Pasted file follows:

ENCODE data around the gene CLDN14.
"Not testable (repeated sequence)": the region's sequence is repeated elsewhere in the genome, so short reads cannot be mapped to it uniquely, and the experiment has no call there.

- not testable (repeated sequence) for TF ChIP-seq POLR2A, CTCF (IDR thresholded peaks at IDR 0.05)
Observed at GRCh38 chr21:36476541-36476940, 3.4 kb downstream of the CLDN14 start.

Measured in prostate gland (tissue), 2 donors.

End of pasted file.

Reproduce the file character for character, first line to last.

ENCODE data around the gene CLDN14.
"Not testable (repeated sequence)": the region's sequence is repeated elsewhere in the genome, so short reads cannot be mapped to it uniquely, and the experiment has no call there.

- not testable (repeated sequence) for TF ChIP-seq POLR2A, CTCF (IDR thresholded peaks at IDR 0.05)
Observed at GRCh38 chr21:36476541-36476940, 3.4 kb downstream of the CLDN14 start.

Measured in prostate gland (tissue), 2 donors.